Rare Works by Monet, Mondrian and Picasso Leading at Sotheby’s London Summer Auction Season

Exceptionally rare and important works by Monet, Mondrian and Picasso will be the highlight of upcoming
Sotheby’s Impressionist & Modern Art Evening Sale. Unique view of Venice by Claude Monet, Le Palais Contarini from 1908, is the top lot of the London summer auction season. Estimated to fetch a £15-20 million ($23-31 million), this artwork was painted during his three month trip to Venice in 1908 – the year of one of the first Venice Biennales. Claude Monet, Le Palais Contarini from 1908 The painting which represents the peak of the artist’s career was widely exhibited around the world, including the major Turner, Whistler, Monet exhibition at Tate Britain in 2005. Piet Mondrian’s Composition with Red, Yellow and Blue from 1927 is a pristine example of the artist’s unique style. Estimated to fetch £4.5-6.5 million ($7-10 million) this extremely rare for a work of this quality was widely exhibited across Europe from the year it was executed and from 1929 until 1990 it was in a private Swiss collection. Pablo Picasso’s Le Peintre, 1967, the image of the musketeer – a common theme in his later works which are now particularly sought after by collectors – allowed Picasso to explore the spirit of a past age, reflecting the influence of Rembrandt, Velázquez and El Greco on his art. Placed in front of an easel, the figure can be seen as a disguised portrait of Picasso himself. Estimated to fetch £5-7 million ($7.7-10.9 million), this painting is full of the artist’s characteristic energy, vitality and inventiveness. The Evening Sale is estimated to fetch in excess of £75 million ($116.5 million). Pablo Picasso’s Le Peintre from 1967 Piet Mondrian’s Composition with Red, Yellow and Blue from 1927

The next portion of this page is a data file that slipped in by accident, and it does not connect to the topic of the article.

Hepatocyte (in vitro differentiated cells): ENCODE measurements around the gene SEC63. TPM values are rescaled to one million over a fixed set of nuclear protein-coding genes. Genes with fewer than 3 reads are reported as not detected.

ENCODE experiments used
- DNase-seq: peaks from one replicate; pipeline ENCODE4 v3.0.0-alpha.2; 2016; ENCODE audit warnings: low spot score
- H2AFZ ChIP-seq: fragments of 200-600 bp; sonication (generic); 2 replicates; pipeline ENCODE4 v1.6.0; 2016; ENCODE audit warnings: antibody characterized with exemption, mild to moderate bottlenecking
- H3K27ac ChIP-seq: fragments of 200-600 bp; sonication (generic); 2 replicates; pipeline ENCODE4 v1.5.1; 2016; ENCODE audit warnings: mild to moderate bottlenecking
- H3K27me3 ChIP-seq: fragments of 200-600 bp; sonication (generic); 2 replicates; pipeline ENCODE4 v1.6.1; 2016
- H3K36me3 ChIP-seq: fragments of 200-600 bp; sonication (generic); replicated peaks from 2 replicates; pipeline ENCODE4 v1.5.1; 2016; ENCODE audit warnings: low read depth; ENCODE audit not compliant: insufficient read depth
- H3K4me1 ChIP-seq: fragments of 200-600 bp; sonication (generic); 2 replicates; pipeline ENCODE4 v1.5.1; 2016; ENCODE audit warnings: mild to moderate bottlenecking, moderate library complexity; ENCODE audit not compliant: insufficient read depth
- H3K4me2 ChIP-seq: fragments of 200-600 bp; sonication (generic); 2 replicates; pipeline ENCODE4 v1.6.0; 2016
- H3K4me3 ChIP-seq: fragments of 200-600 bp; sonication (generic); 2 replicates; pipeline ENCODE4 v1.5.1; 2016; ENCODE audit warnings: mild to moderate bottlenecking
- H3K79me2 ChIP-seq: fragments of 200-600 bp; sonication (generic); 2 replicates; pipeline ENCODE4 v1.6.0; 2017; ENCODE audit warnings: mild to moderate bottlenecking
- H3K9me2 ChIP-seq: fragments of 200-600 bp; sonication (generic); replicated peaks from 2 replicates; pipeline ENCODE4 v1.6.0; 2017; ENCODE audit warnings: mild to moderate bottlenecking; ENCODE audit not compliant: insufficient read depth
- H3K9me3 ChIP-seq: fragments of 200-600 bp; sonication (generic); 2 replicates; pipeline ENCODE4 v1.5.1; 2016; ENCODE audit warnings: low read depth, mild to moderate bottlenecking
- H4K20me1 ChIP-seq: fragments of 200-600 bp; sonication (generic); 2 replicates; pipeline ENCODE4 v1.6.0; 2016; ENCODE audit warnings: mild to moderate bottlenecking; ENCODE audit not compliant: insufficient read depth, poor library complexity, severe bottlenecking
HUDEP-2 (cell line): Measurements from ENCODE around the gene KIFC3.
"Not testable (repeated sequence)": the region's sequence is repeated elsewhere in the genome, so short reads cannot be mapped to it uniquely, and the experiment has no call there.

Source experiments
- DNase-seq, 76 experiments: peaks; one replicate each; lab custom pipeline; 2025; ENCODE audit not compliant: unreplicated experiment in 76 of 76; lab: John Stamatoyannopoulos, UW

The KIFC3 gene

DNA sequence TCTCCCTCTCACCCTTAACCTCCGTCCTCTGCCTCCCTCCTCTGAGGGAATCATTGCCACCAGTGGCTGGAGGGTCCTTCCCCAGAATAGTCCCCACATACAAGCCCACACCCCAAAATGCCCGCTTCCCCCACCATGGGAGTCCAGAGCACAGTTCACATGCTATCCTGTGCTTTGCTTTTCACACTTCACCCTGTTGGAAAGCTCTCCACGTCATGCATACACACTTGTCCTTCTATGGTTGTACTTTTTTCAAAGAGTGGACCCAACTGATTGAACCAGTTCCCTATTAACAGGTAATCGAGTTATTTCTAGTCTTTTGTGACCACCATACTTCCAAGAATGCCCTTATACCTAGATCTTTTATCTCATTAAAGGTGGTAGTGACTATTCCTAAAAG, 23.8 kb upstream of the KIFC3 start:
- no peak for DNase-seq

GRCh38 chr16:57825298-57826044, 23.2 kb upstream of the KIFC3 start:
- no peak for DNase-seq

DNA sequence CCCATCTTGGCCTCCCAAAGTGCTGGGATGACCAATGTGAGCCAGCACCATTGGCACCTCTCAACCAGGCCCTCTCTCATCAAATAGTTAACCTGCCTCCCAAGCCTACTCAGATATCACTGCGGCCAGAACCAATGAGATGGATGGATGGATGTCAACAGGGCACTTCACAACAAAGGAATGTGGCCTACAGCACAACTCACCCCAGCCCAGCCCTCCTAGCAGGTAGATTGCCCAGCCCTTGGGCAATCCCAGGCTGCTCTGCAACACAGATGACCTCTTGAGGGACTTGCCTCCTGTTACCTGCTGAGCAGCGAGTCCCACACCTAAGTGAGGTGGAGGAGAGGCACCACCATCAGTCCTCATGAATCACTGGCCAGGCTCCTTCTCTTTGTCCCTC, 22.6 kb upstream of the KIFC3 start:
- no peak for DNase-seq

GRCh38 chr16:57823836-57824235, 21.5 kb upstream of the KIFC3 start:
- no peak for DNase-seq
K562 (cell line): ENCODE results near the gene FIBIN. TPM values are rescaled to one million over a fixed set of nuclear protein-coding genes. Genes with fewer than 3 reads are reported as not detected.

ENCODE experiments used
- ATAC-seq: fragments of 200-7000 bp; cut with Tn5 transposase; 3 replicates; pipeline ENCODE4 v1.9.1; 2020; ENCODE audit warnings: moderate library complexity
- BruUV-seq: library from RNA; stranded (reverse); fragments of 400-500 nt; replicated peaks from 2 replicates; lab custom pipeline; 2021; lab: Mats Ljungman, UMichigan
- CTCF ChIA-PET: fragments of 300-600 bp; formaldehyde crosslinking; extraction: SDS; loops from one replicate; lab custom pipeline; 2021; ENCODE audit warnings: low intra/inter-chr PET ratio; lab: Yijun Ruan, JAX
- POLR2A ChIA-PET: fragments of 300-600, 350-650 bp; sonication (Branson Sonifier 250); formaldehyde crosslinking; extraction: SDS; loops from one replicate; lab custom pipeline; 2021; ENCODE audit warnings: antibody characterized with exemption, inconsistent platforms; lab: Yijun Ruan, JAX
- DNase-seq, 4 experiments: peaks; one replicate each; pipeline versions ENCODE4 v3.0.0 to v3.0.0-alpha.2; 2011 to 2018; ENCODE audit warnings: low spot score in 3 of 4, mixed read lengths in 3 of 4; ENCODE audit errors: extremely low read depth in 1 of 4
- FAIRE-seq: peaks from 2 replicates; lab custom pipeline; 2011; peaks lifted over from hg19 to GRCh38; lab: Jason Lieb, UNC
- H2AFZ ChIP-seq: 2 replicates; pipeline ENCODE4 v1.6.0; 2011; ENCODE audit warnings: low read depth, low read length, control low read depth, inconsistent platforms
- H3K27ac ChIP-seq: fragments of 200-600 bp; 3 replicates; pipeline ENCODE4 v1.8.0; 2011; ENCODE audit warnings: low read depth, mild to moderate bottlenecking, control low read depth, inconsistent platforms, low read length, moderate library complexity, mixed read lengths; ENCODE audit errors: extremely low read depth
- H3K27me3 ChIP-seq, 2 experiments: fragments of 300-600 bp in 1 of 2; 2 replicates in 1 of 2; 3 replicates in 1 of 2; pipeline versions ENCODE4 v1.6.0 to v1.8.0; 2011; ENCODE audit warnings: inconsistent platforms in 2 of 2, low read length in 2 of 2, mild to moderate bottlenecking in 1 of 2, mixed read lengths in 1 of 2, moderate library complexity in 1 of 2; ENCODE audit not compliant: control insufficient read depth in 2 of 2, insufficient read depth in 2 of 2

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Andy Warhol’s Iconic Artworks at Phillips de Pury’s New York Editions Sale